Well worth a read for anyone interested in the Schlieffen plan.

Paul

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The Ritter book is out of print, although I think that the lists still say that it is in print.

I have a photocopy done from a copy in the London Library.

You may be able to get a copy second hand, but don't believe any story about it only taking a week to get it.

Just to show the state of British education my wife went into the university bookshop in Oxford and asked for 'The Schlieffen Plan' by Ritter, and e assistant promptly told her that diet books were on the fourth floor!

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Having spent the money I am not sure that it is worth it. Without question, the debate offered by Paul is well worth the read. It contains everything the book contains plus more. The book is not easy to read, and spends a great deal of time in the pre-World War I maneuvers and planning. Sometimes it is very difficult to see the connection. I would definitely take Paul up on his offer.

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Having spent the money I am not sure that it is worth it. Without question, the debate offered by Paul is well worth the read. It contains everything the book contains plus more. The book is not easy to read, and spends a great deal of time in the pre-World War I maneuvers and planning. Sometimes it is very difficult to see the connection. I would definitely take Paul up on his offer.

Joe,

The whole, Holmes, Zuber, Foley, Mombauer, and Gross debate over the years has been fascinating. Just goes to show how much there is to learn about a key element in our understanding of the war some 90-odd years on.

The reader's digest version is that the historian Gross, following some oblique leads, found some illuminating documents in the files of General Friedrich von Boetticher at the BA-MA Freiburg. Seems von Boetticher had been tasked by von Hindenburg to write a speech about von Schlieffen on the 100th anniversary of his birth in 1933. The good General was given access to files normally restricted, and it seems he was a diligent notetaker. I won't spoil the plot further...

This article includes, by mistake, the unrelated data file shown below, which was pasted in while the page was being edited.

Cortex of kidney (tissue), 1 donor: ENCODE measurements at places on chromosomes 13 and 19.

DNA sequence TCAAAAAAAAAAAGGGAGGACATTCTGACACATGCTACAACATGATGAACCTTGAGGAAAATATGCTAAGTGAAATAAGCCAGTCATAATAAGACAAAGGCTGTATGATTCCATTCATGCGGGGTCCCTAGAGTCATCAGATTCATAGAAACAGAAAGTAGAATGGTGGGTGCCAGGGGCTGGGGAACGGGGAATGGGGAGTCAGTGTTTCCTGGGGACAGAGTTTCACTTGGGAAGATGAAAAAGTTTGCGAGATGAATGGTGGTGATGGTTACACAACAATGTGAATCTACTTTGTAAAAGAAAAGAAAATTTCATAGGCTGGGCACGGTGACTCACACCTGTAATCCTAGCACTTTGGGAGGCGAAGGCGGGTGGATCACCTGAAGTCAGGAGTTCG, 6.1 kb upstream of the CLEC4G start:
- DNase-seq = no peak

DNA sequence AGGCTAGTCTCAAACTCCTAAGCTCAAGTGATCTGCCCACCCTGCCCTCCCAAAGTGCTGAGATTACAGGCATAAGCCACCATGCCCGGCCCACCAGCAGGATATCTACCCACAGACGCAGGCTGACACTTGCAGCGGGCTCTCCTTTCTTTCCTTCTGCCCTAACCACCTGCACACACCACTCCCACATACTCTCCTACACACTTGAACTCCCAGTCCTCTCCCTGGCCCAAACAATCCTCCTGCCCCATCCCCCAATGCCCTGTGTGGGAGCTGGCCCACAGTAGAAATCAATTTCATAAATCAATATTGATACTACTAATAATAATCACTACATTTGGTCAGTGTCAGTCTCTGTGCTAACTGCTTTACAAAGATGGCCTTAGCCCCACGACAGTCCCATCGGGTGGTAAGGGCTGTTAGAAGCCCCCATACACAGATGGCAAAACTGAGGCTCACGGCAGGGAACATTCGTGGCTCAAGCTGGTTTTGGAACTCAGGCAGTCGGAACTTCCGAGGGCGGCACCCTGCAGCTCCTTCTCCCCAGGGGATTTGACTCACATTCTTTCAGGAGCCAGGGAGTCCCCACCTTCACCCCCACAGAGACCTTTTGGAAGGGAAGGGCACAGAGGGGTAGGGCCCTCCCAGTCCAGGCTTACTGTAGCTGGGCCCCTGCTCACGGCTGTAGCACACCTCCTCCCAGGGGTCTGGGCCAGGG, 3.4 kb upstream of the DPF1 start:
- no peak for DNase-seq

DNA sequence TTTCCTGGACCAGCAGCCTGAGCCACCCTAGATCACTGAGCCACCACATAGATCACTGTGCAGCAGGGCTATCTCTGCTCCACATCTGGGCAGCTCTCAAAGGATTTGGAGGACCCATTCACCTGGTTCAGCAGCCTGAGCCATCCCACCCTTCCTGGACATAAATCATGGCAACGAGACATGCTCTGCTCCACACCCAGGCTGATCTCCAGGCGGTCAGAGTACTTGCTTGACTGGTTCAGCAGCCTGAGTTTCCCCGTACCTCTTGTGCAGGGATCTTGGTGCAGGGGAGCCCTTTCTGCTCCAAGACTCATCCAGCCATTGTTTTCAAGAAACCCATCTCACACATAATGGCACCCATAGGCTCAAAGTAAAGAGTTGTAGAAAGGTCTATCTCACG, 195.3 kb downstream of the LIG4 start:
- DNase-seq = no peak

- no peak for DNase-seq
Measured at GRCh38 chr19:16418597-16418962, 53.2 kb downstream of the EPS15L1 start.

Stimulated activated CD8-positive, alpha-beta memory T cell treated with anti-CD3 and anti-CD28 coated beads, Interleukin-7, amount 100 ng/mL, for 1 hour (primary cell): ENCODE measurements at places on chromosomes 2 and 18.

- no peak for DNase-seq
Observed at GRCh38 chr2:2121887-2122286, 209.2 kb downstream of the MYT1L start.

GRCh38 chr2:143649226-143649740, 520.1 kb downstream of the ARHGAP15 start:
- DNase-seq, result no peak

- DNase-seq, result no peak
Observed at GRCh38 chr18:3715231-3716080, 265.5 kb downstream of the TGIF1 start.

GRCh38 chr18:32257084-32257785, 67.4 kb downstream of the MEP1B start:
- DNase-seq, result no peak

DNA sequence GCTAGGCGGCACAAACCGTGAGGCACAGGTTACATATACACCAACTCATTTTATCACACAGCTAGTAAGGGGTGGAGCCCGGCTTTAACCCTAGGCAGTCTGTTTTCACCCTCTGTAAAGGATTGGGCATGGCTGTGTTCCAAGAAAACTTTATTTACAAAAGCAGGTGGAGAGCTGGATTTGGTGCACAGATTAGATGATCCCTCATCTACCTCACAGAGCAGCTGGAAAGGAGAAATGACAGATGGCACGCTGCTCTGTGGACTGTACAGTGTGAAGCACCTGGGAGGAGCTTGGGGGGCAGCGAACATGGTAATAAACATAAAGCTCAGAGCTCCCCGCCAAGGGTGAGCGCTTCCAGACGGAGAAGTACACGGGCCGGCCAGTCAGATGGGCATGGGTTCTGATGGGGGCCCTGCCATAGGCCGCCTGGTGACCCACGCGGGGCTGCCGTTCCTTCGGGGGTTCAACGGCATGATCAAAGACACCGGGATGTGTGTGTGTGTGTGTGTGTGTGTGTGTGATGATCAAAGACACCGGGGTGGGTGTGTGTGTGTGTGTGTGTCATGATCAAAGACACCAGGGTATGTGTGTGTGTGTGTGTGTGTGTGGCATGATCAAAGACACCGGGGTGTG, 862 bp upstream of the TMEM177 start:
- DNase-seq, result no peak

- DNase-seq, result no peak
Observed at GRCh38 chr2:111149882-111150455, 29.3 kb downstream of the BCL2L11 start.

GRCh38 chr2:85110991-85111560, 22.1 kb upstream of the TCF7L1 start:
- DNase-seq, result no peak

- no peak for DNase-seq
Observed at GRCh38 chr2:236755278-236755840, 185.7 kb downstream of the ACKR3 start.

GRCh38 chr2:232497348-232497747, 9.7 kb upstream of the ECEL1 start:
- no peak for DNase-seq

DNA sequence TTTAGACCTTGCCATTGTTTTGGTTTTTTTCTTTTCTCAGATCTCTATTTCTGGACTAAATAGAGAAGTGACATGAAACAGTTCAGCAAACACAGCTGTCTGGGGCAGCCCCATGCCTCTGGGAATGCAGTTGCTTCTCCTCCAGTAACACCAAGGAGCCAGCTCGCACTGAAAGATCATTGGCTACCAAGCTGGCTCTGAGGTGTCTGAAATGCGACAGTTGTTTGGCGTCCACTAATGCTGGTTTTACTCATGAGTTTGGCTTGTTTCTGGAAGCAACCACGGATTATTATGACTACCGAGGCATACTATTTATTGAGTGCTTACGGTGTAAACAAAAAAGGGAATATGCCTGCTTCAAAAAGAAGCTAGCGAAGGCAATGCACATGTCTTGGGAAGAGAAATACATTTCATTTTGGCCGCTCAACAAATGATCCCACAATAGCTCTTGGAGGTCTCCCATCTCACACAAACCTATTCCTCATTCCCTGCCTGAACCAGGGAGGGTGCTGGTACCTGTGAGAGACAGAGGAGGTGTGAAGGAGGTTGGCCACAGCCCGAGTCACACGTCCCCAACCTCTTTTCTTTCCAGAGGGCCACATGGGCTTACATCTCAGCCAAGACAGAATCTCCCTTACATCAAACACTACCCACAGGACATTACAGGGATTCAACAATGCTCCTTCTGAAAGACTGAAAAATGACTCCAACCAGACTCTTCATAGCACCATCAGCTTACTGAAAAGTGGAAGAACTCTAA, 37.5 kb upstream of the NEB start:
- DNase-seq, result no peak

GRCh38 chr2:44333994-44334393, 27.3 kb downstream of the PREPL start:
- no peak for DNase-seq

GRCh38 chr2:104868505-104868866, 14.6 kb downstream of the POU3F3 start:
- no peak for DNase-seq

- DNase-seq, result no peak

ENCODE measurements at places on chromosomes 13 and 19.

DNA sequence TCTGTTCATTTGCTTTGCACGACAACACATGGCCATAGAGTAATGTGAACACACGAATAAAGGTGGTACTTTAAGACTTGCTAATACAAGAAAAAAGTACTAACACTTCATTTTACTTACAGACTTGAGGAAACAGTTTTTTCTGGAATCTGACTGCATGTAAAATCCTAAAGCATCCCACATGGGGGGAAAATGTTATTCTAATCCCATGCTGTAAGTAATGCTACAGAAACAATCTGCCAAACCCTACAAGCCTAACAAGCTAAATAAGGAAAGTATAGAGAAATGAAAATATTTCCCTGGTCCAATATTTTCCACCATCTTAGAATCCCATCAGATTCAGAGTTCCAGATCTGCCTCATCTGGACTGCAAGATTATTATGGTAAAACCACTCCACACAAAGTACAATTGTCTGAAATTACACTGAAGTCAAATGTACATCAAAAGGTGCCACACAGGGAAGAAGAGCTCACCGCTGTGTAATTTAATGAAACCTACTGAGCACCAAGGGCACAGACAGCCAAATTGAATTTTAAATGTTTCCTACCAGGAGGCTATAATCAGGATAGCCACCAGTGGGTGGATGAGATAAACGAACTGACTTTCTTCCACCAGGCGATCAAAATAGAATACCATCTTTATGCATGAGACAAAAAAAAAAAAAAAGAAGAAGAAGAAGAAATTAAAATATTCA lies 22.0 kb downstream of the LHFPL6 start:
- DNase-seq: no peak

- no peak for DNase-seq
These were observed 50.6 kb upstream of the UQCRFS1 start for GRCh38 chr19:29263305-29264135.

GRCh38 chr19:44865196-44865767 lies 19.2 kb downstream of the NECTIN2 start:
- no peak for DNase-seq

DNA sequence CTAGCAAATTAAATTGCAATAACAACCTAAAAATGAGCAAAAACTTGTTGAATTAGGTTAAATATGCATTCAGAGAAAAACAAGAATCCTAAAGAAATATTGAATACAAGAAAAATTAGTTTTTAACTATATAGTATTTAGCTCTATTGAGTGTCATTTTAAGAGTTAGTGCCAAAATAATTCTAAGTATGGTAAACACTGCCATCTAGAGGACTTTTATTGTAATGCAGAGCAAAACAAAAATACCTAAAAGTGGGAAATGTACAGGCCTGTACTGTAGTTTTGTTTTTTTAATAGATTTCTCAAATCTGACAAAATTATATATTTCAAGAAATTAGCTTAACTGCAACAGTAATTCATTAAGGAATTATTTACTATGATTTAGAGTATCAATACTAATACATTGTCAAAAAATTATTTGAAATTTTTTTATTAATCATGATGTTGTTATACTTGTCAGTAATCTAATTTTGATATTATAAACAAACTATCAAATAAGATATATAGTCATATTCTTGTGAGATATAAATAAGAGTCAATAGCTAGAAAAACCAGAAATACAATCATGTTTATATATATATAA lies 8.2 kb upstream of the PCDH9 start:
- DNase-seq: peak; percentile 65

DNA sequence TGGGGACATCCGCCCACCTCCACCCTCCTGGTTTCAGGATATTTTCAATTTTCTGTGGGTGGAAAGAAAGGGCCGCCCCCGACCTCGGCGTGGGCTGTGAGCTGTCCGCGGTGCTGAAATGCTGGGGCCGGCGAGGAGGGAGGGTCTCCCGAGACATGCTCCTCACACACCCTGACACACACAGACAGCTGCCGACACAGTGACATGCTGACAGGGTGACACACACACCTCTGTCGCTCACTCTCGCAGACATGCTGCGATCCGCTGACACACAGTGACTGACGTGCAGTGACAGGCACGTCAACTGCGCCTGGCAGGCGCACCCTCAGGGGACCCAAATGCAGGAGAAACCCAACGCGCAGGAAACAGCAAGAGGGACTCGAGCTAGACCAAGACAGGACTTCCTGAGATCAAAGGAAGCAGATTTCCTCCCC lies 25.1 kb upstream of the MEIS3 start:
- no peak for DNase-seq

Paul

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Well that was incredibly interesting! Gross did a tremendous job at least he was methodical, and I cannot wait because I feel Zuber must counterattack -- this is absolutely great after 90+ years! I would be most interested in hearing if Zuber has anything to say.

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Well that was incredibly interesting! Gross did a tremendous job at least he was methodical, and I cannot wait because I feel Zuber must counterattack -- this is absolutely great after 90+ years! I would be most interested in hearing if Zuber has anything to say.

Hello Joe,

Knowing Zuber, he'll have something to say. I can't imagine what beyond, "Oops," but that's why I work for a living and research as a hobby! In fairness it's easy to see how it could have happened, and the difficulties of using the resources at BA-MA may have had something to do with overlooking the additional source. You only have so much time and following all obscure leads can be extremely time consuming when you have to wait half a day for an ordered file to be brought from storage. The files can be maddening in that you can simply stumble onto whole sections of files that aren't included in the descriptions at all.

On the other hand when you throw a thesis like Zuber's out, you had better make sure you've dotted your i's and crossed your t's. He was pretty "prickly" with those who challenged him over the years, and that makes him a target.

Paul